Disinfectant validation should be viewed as a form of process validation and is a much more indepth and extended process. It is often site or facility specifc. In summary:

“Disinfectant validation is the documented verification and implementation of procedures that have been shown to consistently control the range and levels of micro-organisms that may be encountered on the surfaces in a facility”[4].

What regulatory is expecting from industry

Effectiveness of disinfectants on construction materials that are being used for actual manufacturing surfaces (e.g. epoxy flooring, glass, PVC, aluminium, panel surface, etc.), should demonstrate effectiveness against environmental isolates, and demonstrating effectiveness when applied in accordance with the validation protocol or pharmacopeia, such as use dilution, contact time, prepared-solution expiration dating, soil load, application techniques used and so on.

For a variety of reasons, including disinfectant reactivity, porosity, and other factors, the state and composition of the surface might have a negative impact on disinfection performance [5]. Letter of Warning dated April 23, 2019: ” You failed to demonstrate that your cleaning and disinfection practices are adequate to remove contaminants from equipment you use to manufacture your (b)(4) drug products. Your determination of the adequacy of your cleaning and disinfection process is limited to a visual examination of the surfaces to detect any contaminants”[6] .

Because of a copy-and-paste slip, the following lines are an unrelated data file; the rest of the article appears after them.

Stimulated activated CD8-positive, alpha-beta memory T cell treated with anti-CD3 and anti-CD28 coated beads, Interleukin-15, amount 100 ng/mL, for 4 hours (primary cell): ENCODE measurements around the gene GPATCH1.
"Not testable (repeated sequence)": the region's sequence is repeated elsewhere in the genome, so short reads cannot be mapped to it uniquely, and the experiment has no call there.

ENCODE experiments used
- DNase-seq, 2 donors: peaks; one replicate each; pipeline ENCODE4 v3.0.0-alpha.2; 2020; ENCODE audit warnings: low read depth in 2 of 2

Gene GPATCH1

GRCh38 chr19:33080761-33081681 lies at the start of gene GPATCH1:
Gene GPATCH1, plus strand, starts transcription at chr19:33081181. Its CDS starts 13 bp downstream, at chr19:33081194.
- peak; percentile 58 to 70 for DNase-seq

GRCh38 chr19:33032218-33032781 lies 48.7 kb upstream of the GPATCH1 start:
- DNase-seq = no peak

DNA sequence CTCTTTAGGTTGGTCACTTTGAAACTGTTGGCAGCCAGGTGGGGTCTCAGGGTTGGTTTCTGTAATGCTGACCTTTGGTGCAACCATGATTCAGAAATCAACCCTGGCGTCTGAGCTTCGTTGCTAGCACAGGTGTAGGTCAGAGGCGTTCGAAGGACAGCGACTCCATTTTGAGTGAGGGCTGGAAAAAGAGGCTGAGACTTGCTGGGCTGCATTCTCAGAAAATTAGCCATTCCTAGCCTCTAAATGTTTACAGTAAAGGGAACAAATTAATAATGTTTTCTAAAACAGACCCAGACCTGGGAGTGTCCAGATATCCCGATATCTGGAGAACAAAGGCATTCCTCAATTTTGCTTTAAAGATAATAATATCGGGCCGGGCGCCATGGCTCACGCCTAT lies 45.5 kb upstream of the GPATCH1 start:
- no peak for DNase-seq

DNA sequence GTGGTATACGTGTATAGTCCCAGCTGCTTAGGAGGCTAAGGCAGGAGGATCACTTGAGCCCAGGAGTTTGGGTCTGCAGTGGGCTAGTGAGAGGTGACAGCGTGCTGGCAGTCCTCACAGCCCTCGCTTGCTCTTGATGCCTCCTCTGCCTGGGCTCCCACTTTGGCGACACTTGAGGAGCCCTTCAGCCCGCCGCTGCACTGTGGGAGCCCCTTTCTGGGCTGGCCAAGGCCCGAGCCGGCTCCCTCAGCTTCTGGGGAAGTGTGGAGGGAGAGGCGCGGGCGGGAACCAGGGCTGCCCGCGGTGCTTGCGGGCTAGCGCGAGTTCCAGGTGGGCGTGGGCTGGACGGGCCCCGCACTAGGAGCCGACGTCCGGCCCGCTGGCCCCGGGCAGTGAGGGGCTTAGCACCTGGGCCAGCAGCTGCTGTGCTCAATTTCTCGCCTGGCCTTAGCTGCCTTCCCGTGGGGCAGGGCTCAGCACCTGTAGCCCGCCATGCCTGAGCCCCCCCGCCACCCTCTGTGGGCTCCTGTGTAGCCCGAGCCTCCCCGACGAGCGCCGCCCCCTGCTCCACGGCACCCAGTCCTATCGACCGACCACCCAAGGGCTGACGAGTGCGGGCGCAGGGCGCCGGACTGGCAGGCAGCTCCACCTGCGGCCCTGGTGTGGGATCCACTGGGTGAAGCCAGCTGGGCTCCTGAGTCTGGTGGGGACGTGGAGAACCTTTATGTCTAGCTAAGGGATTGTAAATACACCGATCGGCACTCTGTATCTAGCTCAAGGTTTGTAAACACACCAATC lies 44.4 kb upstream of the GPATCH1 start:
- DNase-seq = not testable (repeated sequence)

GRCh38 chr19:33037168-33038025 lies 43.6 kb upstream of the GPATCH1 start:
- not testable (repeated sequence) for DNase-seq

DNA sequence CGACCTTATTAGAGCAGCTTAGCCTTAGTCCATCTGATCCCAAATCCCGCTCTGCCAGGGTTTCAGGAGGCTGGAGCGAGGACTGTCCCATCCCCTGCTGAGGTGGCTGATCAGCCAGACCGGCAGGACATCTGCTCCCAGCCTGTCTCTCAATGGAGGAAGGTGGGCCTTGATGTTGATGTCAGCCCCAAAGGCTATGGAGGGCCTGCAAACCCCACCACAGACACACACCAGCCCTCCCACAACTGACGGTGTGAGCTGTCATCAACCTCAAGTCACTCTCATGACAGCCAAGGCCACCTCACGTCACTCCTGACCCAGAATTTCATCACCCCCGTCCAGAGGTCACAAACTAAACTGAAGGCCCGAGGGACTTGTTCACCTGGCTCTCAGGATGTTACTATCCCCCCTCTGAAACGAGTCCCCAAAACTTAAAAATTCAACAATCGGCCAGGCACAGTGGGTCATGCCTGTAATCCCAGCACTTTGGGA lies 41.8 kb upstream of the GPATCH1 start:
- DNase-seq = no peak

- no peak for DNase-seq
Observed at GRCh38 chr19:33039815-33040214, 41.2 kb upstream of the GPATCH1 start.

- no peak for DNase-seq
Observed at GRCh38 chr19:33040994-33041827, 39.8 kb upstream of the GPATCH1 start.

Environmental isolates are particularly interesting because they were isolated from the manufacturing environment, implying that they are being brought into the facility on a regular basis and so may constitute a risk to the product. Environmental isolates have been expected to be included in validation studies by pharmaceutical companies since the early 1990s.

“Characterization of recovered microorganisms provides vital information for the environmental monitoring program.

Environmental isolates often correlate with the contaminants found in a media fill or product sterility testing failure, and the overall environmental picture provides valuable information for an investigation” [1].

Specific details for disinfectant preparation (e.g., use-dilution concentration, water quality, water temperature, sterilization method etc.), required wet contact time for the surface, application devices and instructions (e.g., mopping direction and room grid), and expiry dates for both the use-dilution and the opened source container of disinfectant or sporicidal should all be included in SOPs.